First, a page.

“It can feel like you have to be an expert right out of the gate and you start to think the question of ‘how to smoke a pipe’ is actually a million other questions” (“How to Start Smoking a Pipe,” tobaccopipes.com).
“Interviews with Pipe and Tobacco Experts”: Bob Knightdor Carter on corn cobs; Phil Rivara on pipes; and Robert Marcos on Markuź pipes (gqtobaccos.com). Does anyone know these experts? I don’t.
“Your greatest smoking pleasure will come from learning and practicing the basic techniques employed by pipe experts … “Our products are carefully created and chosen by experts who travel all over the world seeking merchandise that illustrates our devotion to impeccable quality” (tinderbox.com).
“Thanks to our experts, we gathered on this page all the items essential to the pipe smoker” (pipeshop-saintclaude.com).
Dick Hakes, “A pipe and tobacco guru in our midst” (press-citizen.com, March 5, 2015). The story is about Joe Harb who is a reviewer of tobacco blends, and it begins: “A retired gentleman who is an expert pipe tobacconist quietly pursues his passion from his Coralville home.”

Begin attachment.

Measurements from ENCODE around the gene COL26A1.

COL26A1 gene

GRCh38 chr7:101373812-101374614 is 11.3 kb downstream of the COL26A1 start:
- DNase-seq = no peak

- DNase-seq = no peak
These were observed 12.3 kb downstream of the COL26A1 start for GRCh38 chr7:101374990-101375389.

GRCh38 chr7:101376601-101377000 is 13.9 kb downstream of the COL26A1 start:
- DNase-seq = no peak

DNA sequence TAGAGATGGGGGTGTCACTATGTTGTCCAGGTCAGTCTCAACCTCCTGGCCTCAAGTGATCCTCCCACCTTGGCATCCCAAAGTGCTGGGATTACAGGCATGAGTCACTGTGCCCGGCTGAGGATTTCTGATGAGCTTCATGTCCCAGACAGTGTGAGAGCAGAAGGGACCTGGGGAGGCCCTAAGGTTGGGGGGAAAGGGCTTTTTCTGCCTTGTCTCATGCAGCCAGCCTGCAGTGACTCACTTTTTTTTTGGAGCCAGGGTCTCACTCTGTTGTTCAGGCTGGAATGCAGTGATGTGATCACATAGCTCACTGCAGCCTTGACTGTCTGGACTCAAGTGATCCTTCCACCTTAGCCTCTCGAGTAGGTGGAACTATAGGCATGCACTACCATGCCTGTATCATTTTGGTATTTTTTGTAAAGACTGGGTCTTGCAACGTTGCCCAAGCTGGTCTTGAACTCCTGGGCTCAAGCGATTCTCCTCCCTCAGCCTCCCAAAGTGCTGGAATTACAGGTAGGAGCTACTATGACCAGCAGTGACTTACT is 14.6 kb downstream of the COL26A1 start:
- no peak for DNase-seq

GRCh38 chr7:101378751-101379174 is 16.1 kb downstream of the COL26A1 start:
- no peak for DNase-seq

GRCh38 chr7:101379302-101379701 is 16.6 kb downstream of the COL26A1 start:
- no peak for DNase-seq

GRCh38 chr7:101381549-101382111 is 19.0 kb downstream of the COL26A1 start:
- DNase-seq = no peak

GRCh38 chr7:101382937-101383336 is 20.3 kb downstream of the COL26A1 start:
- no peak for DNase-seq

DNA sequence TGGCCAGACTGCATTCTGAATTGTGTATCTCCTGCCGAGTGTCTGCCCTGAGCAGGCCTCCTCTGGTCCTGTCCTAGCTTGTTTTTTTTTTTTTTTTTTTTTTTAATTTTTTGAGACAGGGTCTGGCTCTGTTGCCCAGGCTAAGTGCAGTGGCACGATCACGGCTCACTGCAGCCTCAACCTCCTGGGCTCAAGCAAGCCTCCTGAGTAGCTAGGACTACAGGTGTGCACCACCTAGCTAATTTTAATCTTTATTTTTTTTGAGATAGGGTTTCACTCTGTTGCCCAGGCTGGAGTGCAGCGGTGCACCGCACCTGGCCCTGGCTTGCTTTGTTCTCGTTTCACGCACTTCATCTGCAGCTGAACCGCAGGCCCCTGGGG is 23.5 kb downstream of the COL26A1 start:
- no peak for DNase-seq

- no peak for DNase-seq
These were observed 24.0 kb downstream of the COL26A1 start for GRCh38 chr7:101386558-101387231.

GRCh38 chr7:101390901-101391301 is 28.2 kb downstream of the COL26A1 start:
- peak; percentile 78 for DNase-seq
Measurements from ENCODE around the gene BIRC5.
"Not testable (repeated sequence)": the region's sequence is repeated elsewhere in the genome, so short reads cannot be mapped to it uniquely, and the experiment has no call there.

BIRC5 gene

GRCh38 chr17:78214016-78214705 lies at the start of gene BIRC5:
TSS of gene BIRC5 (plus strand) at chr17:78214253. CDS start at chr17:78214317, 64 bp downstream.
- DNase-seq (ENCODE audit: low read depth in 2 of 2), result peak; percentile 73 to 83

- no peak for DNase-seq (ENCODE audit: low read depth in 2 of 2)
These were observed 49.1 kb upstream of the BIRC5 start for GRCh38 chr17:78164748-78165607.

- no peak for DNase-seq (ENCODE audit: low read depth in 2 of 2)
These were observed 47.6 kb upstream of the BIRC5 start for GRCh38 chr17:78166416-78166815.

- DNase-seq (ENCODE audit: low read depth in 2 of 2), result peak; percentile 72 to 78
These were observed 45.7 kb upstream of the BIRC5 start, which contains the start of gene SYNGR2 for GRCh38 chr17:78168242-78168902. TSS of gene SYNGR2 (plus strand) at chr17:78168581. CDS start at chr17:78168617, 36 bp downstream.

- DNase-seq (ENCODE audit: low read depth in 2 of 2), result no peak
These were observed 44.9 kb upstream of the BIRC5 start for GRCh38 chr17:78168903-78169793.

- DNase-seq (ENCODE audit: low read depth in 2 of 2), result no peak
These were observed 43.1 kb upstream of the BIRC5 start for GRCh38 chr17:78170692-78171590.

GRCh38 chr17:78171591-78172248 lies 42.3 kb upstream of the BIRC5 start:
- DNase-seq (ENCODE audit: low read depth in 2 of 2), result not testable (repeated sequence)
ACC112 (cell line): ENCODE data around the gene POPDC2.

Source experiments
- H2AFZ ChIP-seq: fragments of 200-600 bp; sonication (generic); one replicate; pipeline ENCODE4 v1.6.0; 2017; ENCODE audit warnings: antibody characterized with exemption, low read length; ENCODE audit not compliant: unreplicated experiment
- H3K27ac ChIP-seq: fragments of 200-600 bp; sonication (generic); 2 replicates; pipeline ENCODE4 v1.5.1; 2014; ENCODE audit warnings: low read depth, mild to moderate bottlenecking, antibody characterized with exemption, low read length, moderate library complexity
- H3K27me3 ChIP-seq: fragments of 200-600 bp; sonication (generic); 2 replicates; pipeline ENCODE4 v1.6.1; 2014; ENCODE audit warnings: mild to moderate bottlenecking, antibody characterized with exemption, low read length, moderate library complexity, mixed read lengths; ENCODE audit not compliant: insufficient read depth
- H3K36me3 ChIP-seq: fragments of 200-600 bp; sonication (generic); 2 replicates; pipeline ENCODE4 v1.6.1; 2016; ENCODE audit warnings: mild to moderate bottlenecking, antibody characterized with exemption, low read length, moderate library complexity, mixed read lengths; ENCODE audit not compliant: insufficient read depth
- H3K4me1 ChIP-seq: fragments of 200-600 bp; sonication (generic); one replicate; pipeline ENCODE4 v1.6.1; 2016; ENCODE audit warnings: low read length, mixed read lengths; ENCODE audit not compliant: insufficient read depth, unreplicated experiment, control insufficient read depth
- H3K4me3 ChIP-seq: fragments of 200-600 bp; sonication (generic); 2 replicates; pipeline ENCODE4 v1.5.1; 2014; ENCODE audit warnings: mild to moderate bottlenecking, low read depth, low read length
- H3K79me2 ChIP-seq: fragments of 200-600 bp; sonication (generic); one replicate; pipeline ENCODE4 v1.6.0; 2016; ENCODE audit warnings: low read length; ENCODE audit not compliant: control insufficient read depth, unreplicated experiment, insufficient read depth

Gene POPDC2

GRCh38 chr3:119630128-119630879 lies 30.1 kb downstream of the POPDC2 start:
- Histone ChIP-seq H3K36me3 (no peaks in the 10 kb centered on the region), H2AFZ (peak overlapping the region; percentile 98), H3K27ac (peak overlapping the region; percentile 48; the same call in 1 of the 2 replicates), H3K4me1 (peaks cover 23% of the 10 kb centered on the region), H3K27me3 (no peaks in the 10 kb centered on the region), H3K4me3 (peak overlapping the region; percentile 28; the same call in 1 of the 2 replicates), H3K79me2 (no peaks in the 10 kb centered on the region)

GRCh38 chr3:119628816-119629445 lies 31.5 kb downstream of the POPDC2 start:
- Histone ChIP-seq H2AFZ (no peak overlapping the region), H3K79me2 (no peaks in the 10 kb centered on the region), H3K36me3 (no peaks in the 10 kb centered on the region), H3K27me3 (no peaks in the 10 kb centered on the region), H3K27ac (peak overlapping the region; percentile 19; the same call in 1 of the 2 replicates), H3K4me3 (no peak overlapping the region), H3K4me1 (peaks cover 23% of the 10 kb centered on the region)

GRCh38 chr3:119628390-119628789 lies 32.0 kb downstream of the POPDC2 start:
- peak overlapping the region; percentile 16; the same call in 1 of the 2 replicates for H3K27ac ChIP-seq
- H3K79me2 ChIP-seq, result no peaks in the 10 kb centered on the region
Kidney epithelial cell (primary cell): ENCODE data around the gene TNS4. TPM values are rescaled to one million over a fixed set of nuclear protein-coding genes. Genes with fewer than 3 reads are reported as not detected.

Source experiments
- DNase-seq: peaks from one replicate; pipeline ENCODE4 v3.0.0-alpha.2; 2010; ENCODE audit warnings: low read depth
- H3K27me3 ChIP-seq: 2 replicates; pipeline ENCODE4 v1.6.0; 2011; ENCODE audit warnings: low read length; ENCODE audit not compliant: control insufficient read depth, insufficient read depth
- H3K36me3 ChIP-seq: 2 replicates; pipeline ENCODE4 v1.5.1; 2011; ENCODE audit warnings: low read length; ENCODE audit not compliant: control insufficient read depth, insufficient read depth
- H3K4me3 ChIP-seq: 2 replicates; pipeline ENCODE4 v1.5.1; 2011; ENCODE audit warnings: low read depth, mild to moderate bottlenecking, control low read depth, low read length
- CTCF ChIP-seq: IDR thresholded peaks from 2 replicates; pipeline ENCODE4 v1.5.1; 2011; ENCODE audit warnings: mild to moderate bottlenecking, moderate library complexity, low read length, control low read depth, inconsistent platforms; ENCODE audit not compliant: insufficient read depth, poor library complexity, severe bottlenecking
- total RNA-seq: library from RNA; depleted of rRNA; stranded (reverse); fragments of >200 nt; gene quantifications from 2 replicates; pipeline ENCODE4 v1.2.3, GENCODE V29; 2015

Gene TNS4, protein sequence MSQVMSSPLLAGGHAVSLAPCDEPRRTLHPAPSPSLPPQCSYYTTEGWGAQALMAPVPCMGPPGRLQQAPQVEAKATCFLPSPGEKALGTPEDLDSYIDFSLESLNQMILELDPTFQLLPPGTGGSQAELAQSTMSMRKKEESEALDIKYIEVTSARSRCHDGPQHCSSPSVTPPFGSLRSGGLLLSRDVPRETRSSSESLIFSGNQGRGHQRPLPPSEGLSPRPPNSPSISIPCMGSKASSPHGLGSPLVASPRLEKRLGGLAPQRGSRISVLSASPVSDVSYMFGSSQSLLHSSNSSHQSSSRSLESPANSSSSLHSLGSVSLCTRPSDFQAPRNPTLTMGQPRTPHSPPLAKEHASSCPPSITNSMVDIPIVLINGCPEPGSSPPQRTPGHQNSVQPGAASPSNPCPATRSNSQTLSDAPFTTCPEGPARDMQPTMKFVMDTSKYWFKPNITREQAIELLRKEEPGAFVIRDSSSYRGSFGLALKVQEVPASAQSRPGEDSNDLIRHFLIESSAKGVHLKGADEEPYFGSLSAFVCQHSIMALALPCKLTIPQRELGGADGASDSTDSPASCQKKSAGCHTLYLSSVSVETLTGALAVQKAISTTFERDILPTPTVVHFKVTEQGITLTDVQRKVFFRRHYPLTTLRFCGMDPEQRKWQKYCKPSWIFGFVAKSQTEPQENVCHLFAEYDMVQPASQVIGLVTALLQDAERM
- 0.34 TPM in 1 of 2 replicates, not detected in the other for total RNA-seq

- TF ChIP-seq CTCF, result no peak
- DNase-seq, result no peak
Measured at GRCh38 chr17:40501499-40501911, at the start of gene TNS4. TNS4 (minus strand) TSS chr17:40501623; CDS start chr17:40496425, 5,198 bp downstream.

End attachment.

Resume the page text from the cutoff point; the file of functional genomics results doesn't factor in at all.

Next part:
“With years of experience in blending and processing, our experts are able to match any taste” (tobaccorag.com).
“Our team of trained sales experts use their knowledge of pipes, pipe tobacco, and the greater industry to help retailers all across the country achieve their goals” (corporate.lausdisi.com).
From the website of Blue Room Briars, Marysville, Ohio: “This is a great option for convenience, but is a poor substitute for a true tobacco shop, a place where a customer could talk to a competent expert about pipes and pipe tobacco…”